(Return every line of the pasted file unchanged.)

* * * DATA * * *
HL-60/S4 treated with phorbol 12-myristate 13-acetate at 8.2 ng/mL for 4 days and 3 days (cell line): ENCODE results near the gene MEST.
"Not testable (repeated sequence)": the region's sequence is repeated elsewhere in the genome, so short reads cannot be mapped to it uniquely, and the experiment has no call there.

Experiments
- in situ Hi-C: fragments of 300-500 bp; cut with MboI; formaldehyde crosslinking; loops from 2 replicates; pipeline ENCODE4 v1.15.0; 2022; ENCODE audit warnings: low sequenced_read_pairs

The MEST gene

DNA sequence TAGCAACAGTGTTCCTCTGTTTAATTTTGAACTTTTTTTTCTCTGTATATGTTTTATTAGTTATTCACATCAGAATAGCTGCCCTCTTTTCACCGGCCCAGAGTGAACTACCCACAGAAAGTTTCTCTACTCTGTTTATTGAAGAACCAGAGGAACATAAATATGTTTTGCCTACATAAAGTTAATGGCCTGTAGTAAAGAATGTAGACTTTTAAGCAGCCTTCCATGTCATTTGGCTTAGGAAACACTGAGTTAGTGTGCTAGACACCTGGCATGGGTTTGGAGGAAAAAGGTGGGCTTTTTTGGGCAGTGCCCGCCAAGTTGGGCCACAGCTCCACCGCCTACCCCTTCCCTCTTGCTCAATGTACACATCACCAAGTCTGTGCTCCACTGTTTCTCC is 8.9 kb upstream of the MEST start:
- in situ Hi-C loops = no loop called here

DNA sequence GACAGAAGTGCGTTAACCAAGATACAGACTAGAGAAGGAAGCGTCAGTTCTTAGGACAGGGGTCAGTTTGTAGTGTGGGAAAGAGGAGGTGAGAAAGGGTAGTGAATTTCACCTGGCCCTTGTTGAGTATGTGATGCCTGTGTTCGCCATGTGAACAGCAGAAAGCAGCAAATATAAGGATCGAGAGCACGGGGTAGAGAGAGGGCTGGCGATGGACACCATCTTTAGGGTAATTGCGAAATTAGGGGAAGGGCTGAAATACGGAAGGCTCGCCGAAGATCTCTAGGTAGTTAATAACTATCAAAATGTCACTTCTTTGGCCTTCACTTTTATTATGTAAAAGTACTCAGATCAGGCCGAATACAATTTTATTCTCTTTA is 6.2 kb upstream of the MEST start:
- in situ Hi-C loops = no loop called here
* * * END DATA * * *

HL-60/S4 treated with phorbol 12-myristate 13-acetate at 8.2 ng/mL for 4 days and 3 days (cell line): ENCODE results near the gene MEST.
"Not testable (repeated sequence)": the region's sequence is repeated elsewhere in the genome, so short reads cannot be mapped to it uniquely, and the experiment has no call there.

Experiments
- in situ Hi-C: fragments of 300-500 bp; cut with MboI; formaldehyde crosslinking; loops from 2 replicates; pipeline ENCODE4 v1.15.0; 2022; ENCODE audit warnings: low sequenced_read_pairs

The MEST gene

DNA sequence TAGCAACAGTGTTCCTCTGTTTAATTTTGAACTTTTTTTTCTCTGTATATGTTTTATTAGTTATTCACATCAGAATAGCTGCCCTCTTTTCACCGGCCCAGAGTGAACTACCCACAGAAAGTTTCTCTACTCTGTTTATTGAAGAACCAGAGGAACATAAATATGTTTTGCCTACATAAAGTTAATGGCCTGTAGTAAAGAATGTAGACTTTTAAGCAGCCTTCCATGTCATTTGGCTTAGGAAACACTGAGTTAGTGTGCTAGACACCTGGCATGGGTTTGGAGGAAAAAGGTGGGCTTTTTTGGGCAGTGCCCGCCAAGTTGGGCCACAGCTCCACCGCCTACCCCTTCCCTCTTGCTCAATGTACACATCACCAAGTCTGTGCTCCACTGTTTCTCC is 8.9 kb upstream of the MEST start:
- in situ Hi-C loops = no loop called here

DNA sequence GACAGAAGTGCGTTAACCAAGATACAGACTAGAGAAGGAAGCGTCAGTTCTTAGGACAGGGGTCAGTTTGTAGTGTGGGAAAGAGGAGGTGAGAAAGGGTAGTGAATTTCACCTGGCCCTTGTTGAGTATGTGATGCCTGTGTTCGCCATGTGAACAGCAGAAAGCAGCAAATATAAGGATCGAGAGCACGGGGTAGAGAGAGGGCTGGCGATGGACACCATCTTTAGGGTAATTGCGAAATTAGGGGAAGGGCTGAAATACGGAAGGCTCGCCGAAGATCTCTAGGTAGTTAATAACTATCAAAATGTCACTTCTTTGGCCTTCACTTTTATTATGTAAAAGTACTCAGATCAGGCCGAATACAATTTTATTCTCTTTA is 6.2 kb upstream of the MEST start:
- in situ Hi-C loops = no loop called here